[The following post discusses a matter of public interest and people who have brought public attention upon themselves. It contains only expressions of opinion and recitations of facts that I believe in good faith to be true. It should be clear, and I urge you to be clear, that the only service provider discussed in the post, involved in authoring the post, or involved in publishing the post is the law firm Jones Day and its attorneys. Let there be no confusing that this is all about Jones Day. Since it's a post critical of Jones Day, there should be no implication to anyone that Jones Day could possibly endorse the content of this post or this blog. I say all this so that any nitwit attorney who thinks this blog post gives him or her a cause of action will be on notice that nothing said here violates trademark law, everything here is protected speech under the First Amendment, and that no cause of action can possibly lie against any person for this publication.]
It’s fascinating sometimes to see lawyers with an abundance of power and no sense of judgment – especially big-firm lawyers who shouldn’t exhibit their poor judgment and ignorance of basic legal doctrine to current and prospective clients.
But the law firm of Jones Day has some lawyers working for it who really don’t seem to have a clue about trademark law. I never practiced trademark law, and I seem to know more about it than they do.
The case is well described on the Citizen Media Law Project Web site.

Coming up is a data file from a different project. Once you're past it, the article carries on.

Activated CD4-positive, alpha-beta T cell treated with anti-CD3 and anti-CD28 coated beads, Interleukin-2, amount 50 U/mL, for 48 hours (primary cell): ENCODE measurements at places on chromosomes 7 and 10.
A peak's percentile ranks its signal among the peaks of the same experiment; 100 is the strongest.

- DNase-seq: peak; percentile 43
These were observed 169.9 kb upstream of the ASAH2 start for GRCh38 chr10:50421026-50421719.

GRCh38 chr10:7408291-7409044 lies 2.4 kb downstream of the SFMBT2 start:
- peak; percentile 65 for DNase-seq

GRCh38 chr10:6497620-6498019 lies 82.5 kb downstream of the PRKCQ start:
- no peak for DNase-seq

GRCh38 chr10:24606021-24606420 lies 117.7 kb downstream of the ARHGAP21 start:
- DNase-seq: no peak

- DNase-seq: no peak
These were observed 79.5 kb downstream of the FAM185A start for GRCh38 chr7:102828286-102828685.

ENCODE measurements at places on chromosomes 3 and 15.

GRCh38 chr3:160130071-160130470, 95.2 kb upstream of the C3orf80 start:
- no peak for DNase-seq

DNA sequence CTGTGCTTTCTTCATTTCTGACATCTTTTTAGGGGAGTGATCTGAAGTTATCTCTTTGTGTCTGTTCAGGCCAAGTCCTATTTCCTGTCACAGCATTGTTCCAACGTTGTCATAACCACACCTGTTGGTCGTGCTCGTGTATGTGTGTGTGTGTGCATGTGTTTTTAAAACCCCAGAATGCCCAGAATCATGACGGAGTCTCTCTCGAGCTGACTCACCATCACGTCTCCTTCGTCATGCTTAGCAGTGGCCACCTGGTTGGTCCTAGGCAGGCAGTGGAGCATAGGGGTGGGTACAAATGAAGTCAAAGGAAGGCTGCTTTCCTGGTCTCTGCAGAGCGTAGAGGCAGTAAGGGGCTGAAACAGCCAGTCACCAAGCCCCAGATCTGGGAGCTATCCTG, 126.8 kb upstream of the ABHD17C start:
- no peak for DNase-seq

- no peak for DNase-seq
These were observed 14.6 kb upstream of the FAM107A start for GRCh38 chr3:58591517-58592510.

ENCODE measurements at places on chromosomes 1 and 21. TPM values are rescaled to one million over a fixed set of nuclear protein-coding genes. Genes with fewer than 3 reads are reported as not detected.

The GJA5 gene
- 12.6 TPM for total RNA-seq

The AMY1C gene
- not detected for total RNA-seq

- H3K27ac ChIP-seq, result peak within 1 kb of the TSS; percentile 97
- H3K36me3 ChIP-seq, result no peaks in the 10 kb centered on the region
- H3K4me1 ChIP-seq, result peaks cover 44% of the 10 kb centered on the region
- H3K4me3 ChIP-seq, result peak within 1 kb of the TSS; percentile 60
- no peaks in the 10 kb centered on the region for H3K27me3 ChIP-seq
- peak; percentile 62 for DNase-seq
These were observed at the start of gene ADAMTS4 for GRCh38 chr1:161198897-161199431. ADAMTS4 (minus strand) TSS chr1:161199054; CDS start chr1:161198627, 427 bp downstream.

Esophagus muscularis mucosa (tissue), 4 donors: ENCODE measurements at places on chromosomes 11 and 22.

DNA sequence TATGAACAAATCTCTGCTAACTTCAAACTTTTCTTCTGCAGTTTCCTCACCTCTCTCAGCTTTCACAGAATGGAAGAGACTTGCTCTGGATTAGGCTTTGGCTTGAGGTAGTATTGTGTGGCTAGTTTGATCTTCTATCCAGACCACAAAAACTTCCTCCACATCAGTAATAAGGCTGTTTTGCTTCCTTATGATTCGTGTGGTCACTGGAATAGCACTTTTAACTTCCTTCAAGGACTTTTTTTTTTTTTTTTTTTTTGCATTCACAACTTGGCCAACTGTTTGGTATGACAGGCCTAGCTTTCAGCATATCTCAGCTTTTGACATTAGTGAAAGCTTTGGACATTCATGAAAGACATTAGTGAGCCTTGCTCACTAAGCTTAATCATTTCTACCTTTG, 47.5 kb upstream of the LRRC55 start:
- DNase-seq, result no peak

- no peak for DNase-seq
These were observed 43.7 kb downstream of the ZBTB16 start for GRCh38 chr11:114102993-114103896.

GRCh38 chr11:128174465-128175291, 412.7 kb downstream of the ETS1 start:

Founded in 2006, BlockShopper.com is a start-up local online real estate news service covering Chicago, South Florida, Las Vegas, and St. Louis. Its reporting staff is made up of ex-print journalists who collect public real estate sales data, then use information in the public domain (e.g. company web sites) to write news stories about recent transactions. . . . Three [BlockShopper stories] reported the real estate transactions of partners and associates from Jones Day, the large international law firm. Jones Day sued BlockShopper.com on Aug. 12, 2008 in federal court in Illinois. The complaint alleges that Blockshopper.com infringed and diluted the firm’s service mark and violated state trademark and unfair competition laws by using the word “Jones Day” when referring to the real estate transactions of Jones Day attorneys, linking to its site and using lawyers’ photos from its site. The firm contends that these activities creates the false impression that Jones Day is affiliated with or sponsors BlockShopper.com. Jones Day sought a temporary restraining order preventing BlockShopper from writing about its lawyers or linking to its web site. . . . Jones Day told BlockShopper it would drop the case if BlockShopper paid it $10,000 and agreed to never write about its lawyers’ real estate transactions again, according to the National Law Journal. BlockShopper declined the offer.
Some exhibits to the Jones Day lawsuit are here. It shows the demand letters that a Jones Day attorney named Meredith M. Wilkes sent. She’s a partner in the Cleveland office specializing in – believe it or not – intellectual property. Her letters, and the complaint she filed with another Jones Day attorney named Paul Schroeder, appear to me to reflect an embarrassing ignorance of trademark law. It’s pretty darn obvious that the uses Blockshopper made of Jones Day’s name, and the names and images of Jones Day lawyers, don’t violate Jones Day‘s rights.
Yet these lawyers signed the Jones Day firm onto a lawsuit, the only basis of which could be some absurd extension of trademark to where it obviously doesn’t belong. It’s foolishness. And it makes Jones Day look bad. Jones Day, the big law firm. It looks like its attorneys don’t know the law. People could say, “The lawyers at Jones Day, they’re not my kinda lawyers.”